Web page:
America has a lot of water. It may not seem like it, given the wildfires, the droughts, the New Mexican towns running dry. But the United States has more freshwater than all but a small handful of countries (Brazil, Canada, Russia). Each year, there is enough to cover all 50 states in a foot of water.
Which is about what it looks like in the stunning maps Nelson Minar has made of all the (contiguous) United States’ rivers.
The rich blue of the image is a bit deceptive. The Mississippi looks no larger than the Rio Grande, lakes and reservoirs are white spots, and even long-dry seasonal creekbeds show up as blue lines. Looking at the close-up of California, you would never guess that the vast majority of surface water is in the North (until it’s funneled south by the California State Water Project), or that by the time the Rio Grande hits Southern Texas, it’s but a shadow of its upstream self.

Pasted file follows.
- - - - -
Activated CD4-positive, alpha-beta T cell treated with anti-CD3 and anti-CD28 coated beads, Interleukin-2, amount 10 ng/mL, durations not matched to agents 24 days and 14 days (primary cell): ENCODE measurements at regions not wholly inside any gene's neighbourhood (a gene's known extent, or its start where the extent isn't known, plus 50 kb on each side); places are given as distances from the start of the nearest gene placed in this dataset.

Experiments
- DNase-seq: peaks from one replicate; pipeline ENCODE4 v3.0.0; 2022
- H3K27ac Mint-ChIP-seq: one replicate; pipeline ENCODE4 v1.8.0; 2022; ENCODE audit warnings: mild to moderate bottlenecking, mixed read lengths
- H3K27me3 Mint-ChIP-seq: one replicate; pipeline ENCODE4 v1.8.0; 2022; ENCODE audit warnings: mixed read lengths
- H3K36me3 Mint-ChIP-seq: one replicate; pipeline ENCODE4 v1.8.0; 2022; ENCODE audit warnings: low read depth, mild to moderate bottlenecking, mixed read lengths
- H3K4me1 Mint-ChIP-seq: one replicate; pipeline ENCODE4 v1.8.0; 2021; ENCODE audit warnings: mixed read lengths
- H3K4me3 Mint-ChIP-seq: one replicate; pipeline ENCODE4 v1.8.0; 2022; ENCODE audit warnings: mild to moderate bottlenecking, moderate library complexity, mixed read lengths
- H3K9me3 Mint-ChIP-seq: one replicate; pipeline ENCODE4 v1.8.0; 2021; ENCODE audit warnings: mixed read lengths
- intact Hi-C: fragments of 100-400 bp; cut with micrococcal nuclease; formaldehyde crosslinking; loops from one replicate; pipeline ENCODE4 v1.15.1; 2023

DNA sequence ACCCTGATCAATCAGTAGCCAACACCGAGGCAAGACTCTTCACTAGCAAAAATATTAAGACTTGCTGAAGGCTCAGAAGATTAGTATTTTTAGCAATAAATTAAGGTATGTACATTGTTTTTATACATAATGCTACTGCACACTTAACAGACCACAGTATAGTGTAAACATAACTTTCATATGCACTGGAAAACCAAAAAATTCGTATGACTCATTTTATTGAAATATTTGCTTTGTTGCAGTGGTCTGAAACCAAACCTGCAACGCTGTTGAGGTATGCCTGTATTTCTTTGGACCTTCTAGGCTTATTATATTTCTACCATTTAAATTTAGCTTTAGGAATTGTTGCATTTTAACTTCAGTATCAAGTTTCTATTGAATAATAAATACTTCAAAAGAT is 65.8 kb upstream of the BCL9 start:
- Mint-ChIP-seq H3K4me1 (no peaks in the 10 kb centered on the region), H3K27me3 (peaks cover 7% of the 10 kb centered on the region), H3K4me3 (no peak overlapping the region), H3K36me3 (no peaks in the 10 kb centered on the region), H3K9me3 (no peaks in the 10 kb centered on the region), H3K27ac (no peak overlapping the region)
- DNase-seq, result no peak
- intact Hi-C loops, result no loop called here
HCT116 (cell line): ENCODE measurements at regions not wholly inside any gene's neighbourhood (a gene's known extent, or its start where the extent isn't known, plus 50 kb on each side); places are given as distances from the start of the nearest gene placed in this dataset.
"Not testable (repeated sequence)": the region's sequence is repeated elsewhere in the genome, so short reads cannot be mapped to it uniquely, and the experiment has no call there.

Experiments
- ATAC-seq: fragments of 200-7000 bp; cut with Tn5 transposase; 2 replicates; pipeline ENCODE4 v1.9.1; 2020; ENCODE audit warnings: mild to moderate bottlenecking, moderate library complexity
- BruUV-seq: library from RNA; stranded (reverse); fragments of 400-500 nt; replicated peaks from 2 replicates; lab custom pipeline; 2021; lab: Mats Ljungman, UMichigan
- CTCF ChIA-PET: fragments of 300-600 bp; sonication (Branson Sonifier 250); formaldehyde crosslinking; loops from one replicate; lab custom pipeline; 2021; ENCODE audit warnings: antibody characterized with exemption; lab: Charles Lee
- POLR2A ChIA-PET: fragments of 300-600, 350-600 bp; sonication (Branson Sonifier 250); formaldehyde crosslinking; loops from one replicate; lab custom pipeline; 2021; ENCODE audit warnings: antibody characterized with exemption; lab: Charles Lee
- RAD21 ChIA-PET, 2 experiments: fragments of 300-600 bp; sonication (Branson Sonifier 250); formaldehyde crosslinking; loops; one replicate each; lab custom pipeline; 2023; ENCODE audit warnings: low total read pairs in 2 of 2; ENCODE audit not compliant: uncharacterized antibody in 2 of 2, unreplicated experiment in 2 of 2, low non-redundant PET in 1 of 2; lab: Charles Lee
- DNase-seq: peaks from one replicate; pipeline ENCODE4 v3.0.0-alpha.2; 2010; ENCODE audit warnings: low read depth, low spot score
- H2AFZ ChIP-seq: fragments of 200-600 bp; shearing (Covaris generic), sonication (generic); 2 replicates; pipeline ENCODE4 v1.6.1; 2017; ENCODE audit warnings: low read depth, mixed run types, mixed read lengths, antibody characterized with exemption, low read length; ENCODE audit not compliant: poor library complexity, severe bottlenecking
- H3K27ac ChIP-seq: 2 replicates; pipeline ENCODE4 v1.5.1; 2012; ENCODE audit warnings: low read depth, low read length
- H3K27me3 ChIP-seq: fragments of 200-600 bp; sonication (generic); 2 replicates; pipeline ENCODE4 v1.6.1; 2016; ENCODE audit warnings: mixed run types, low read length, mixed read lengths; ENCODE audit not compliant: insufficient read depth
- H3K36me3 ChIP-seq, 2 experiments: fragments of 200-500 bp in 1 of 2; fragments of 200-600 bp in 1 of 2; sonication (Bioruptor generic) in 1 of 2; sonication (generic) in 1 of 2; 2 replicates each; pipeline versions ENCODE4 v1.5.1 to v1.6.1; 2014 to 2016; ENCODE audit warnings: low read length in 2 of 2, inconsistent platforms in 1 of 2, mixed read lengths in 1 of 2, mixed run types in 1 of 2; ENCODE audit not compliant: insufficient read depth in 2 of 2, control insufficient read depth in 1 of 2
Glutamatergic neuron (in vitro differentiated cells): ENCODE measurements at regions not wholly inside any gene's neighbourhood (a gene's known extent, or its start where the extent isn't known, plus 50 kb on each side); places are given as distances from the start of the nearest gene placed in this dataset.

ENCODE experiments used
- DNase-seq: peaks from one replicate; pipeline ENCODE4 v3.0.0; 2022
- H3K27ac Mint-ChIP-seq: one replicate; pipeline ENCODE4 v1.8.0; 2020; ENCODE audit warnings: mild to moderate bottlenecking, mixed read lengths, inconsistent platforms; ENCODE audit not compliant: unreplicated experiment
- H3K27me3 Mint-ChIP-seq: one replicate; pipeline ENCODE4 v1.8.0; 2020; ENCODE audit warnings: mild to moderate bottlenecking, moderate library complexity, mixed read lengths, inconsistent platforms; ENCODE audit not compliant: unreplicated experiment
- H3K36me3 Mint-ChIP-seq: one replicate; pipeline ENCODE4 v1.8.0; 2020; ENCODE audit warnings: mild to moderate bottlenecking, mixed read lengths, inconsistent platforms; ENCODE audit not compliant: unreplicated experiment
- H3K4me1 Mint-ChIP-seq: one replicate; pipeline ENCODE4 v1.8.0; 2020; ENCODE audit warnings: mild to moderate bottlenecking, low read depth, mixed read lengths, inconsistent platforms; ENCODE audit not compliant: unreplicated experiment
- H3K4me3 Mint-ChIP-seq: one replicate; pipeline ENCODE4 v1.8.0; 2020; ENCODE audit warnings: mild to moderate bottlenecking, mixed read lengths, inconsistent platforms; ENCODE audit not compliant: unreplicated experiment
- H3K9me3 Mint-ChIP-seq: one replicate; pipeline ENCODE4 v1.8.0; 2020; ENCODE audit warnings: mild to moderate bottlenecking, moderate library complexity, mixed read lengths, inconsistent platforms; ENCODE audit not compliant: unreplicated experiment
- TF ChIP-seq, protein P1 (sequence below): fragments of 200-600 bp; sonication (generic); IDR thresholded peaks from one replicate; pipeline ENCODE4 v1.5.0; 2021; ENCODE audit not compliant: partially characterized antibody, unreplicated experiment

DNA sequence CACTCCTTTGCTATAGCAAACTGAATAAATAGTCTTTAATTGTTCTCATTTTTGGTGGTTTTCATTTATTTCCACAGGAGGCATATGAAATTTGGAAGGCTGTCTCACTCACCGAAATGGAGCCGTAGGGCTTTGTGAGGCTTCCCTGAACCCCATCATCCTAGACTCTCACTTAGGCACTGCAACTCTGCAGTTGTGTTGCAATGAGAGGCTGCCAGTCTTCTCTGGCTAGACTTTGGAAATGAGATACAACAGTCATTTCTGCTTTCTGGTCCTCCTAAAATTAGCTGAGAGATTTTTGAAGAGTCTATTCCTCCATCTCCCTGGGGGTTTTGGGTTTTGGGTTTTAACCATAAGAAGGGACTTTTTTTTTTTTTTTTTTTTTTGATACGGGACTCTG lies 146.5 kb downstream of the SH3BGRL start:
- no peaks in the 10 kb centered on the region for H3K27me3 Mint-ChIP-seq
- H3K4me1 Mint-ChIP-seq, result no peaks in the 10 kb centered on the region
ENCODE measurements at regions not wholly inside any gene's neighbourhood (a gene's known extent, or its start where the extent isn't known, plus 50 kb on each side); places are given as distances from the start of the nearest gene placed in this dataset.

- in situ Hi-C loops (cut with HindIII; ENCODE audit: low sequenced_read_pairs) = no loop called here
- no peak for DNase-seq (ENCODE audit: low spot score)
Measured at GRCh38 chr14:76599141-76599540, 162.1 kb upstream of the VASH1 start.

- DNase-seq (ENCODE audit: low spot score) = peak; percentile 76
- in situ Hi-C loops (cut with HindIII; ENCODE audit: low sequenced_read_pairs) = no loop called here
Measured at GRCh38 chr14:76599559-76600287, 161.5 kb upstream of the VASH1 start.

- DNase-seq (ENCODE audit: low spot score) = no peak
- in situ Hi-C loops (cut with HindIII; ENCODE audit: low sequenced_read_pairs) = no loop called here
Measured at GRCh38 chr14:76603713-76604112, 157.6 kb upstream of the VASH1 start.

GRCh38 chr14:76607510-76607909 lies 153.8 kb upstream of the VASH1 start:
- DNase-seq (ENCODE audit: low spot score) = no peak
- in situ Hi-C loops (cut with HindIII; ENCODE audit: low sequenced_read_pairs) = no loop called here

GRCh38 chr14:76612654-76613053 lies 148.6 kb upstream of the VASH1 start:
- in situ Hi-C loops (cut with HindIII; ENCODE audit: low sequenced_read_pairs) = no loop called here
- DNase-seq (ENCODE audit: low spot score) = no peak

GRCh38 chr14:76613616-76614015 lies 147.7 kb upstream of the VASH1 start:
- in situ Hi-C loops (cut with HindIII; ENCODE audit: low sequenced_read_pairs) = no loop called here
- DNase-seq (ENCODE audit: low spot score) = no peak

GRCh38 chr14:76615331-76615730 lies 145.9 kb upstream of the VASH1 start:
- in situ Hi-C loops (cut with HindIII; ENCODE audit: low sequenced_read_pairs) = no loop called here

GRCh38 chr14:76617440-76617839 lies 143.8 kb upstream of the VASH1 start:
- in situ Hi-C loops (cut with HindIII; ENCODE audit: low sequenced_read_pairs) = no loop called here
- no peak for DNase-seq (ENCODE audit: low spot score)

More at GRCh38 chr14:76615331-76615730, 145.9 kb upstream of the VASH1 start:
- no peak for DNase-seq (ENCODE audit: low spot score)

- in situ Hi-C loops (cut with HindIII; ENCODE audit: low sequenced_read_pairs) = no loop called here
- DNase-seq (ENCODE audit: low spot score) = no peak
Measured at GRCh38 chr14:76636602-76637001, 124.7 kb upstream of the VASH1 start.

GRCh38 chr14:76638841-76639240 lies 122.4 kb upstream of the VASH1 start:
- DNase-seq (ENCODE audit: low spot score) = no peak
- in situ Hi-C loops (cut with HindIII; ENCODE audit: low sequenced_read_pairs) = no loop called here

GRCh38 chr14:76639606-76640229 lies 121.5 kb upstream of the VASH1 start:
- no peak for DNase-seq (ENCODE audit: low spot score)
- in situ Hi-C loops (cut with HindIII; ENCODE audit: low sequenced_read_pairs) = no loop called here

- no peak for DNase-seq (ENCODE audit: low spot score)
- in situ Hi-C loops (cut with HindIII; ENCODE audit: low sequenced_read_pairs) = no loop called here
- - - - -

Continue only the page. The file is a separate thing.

Still, it’s an awesome sight to behold. And if you’re the web developer type, you will appreciate that Minar has documented his work at length on GitHub, where he includes some suggestions for future projects, like making it more clear how much water is in each river.